Along the lines of the pig and cattle farmers are commercial vermicomposters (worm farmers.) They collect vegetable trimming for the same reason the animal farmers do. Worms will ingest an amazing amount of scraps in a very short time and commercial farms often work with foodservice operations to feed their worms. Of course there are not too many worm farmers out there, but they are great people to work with if you get the chance.

Locating a Farmer : Check with your local ag extention office, farmers markets or large animal vetrenarians to find farmers already collecting or willing to collect your scraps.

Regulation : Any regulations regarding feeding food scraps to animals fall on the shoulders of the farmers who are required to have a permit to accept food scraps. Any organic material containing meats must be heated according to federal regulation, (again this is usually the farmers responsibility) while state laws vary on regulations for heating vegetable scraps.

Other Things to Keep in Mind : Coffee grounds and very salty foods are not good for animals and should be discarded or composted. Employees must do a good a job of separating organic material from trash and recyclables. Plastic discarded in the food scrap bucket then ate by an animal can be very harmful to the animal. Diligence and a dedicated, educated staff are the keys to success.


Additional Food Waste Resources:

California Integrated Waste Management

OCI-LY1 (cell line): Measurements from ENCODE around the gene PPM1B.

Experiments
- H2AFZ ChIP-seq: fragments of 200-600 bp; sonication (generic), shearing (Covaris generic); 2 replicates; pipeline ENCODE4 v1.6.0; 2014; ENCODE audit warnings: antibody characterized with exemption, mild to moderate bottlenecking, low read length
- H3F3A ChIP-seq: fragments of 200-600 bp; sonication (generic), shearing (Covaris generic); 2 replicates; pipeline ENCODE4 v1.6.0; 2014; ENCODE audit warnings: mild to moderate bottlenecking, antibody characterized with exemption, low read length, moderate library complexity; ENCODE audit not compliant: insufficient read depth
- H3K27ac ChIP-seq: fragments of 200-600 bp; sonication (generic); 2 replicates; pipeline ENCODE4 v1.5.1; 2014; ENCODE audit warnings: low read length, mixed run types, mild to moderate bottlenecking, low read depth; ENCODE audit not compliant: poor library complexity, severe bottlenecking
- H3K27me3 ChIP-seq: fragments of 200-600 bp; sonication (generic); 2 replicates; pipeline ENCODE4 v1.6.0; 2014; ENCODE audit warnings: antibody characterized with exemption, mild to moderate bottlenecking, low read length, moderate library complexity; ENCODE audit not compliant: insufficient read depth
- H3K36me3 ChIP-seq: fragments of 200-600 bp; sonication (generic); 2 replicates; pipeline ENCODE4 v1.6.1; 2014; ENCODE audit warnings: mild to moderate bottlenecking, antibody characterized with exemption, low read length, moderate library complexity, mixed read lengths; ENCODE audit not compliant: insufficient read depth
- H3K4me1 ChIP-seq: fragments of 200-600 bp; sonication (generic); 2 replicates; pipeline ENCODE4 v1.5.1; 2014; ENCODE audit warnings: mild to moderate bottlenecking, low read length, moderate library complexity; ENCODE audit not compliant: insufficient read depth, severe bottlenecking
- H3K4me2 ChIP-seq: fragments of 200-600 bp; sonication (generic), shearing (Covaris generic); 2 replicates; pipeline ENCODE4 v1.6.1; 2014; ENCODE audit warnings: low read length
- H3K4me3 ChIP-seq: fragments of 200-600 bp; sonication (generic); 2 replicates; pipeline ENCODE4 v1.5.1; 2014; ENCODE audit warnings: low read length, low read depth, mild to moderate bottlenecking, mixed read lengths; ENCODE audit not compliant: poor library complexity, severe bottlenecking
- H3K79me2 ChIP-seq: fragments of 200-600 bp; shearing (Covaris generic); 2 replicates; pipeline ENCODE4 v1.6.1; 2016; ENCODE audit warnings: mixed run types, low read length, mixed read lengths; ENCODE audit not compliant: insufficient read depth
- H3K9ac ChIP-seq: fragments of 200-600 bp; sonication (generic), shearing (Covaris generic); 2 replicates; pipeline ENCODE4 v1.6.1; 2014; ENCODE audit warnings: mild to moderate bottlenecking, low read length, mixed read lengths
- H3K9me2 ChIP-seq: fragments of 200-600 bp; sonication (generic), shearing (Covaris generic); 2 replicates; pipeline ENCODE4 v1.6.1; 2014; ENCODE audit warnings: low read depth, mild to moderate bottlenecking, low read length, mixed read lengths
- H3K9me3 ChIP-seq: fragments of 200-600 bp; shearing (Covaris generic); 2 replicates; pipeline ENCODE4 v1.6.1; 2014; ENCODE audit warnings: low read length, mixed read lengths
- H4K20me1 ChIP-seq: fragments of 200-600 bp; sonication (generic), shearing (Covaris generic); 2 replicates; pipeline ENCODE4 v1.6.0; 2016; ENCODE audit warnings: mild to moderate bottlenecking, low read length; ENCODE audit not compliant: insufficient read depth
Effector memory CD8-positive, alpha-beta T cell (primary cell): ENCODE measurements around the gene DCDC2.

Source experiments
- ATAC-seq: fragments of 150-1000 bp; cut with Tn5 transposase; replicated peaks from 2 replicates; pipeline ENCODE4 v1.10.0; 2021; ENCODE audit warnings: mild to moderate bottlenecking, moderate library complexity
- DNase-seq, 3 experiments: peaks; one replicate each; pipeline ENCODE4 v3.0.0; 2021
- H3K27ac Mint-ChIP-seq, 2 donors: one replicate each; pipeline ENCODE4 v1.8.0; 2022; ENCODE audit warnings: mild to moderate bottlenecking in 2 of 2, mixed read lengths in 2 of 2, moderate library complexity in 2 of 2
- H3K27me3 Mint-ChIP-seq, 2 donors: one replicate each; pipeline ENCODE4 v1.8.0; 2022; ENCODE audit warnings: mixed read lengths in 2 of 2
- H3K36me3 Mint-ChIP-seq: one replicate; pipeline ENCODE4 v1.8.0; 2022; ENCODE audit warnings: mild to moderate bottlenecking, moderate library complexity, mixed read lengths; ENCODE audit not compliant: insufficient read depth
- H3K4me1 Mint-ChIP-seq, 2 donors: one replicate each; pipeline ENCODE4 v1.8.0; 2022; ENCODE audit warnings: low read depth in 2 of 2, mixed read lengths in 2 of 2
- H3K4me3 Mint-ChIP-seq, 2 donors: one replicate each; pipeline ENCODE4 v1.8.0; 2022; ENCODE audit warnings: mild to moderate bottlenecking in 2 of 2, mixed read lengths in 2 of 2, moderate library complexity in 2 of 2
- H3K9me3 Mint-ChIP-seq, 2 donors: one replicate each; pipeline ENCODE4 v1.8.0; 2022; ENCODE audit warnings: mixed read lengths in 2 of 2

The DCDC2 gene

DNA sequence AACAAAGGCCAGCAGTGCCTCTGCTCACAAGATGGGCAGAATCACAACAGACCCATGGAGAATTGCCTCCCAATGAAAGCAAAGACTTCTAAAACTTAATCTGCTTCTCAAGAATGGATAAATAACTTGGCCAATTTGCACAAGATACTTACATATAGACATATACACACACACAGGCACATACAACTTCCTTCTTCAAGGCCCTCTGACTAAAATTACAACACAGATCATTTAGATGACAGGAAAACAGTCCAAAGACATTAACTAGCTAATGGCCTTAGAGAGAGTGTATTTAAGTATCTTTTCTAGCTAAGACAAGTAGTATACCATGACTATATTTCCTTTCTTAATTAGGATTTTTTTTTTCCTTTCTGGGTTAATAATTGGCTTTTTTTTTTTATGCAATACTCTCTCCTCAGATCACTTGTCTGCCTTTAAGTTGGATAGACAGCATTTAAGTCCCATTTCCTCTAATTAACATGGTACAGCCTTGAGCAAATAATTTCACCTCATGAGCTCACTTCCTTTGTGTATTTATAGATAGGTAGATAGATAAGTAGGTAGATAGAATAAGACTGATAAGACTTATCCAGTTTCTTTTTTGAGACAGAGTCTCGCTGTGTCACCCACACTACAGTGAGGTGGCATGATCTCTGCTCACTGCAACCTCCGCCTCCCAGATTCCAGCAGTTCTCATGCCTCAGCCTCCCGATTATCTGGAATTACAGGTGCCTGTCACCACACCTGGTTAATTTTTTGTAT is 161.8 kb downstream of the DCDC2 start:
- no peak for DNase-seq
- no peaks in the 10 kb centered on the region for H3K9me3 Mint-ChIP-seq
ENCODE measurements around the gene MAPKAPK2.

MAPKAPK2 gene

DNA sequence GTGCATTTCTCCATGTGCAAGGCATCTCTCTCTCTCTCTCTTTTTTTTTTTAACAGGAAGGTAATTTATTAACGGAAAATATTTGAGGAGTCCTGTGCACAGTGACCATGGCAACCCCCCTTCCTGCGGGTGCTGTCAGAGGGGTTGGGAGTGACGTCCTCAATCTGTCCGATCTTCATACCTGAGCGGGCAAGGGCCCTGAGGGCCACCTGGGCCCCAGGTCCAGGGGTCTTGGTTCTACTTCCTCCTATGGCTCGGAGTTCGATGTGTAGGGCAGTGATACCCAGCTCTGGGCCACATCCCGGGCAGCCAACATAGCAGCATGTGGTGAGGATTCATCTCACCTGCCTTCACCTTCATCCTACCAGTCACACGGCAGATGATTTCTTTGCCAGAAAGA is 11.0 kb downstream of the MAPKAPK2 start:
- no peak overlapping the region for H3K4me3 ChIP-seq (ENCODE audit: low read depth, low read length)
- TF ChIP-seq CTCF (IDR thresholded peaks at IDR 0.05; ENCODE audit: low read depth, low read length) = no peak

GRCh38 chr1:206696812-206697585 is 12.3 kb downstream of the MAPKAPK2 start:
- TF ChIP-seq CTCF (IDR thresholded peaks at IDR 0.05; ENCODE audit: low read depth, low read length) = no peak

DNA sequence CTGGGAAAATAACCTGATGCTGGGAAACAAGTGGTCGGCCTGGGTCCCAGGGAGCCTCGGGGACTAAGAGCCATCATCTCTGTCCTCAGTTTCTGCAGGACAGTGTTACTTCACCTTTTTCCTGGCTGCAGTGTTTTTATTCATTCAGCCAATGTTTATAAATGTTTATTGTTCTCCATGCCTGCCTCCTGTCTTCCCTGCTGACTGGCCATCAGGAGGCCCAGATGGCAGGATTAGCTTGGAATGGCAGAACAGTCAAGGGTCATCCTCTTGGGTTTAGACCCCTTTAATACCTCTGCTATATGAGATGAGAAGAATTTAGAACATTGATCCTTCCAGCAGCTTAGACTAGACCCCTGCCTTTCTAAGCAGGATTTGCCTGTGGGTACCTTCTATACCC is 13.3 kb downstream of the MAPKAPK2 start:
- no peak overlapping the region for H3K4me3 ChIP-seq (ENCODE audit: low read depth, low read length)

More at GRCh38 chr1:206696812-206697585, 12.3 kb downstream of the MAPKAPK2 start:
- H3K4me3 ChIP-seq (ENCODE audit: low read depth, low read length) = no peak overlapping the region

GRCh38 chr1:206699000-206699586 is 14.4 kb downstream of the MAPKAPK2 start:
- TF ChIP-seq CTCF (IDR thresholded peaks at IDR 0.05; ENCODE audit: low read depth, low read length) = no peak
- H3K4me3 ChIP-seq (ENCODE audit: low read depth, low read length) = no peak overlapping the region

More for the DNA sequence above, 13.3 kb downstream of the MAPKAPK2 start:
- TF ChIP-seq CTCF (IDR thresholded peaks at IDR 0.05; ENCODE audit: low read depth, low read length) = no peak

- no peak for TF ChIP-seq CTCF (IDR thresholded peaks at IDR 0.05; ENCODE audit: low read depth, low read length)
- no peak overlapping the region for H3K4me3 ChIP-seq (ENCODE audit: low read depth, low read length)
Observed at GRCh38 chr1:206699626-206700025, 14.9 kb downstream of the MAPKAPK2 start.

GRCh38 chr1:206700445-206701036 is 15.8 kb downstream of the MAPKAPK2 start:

www.ciwmb.ca.gov/FoodWaste
State of California site dedicated to waste reduction and uses for food scraps. The site is specific for California but useful for anyone looking for information, links and resources on composting, feeding animals with food scraps and vermicomposting.

EPA
www.epa.gov/epawaste/conserve/materials/organics/index.htm
Environmental Protection Agency food waste site. Contains food waste mangagement practices, FAQs, success stories, guides and additional resources.

City of Eugene
www.eugene-or.gov
Waste management page for the City of Eugene, Oregon detailing practices and procedures for composting and vermicomposting. Note the Earth Tub Commercial Composting PDF in the lower right of the page that offers a case study with best practices of an in-vessel system. It is a very large, but informational file.

Earthworm Digest
www.wormdigest.org
"The #1 earthworm information website in the world..." Articles, forums, tutorials and links.